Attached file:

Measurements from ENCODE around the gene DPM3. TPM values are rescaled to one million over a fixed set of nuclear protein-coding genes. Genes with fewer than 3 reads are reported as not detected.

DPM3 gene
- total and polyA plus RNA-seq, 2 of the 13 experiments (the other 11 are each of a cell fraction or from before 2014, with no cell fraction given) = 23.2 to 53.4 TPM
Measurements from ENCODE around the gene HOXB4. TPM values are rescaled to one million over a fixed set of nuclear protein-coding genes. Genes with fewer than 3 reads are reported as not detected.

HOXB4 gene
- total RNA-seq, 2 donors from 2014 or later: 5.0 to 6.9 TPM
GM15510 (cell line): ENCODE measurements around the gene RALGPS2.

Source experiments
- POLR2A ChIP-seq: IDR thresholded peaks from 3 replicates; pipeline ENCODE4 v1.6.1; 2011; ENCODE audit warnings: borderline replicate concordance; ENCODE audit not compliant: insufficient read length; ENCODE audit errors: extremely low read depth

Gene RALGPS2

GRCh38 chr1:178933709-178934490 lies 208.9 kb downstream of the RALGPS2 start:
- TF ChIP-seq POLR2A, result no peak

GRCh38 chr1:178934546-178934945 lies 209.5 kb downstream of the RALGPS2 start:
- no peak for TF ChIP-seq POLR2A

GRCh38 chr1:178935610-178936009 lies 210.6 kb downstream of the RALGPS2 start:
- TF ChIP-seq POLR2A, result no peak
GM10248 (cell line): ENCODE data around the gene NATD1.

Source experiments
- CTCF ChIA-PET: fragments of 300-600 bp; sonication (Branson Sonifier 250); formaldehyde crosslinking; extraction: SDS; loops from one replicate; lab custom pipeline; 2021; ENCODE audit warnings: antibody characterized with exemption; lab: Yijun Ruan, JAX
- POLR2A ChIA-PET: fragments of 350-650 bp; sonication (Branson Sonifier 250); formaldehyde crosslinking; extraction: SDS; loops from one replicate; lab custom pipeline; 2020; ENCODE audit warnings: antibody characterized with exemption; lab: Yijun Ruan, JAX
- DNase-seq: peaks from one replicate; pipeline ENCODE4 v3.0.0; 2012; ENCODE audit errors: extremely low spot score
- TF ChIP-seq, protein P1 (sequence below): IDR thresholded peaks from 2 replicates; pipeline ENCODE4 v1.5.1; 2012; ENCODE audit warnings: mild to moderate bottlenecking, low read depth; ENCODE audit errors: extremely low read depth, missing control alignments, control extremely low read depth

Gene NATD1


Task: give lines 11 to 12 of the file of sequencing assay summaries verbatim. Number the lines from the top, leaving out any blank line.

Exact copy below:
GRCh38 chr1:178933709-178934490 lies 208.9 kb downstream of the RALGPS2 start:
- TF ChIP-seq POLR2A, result no peak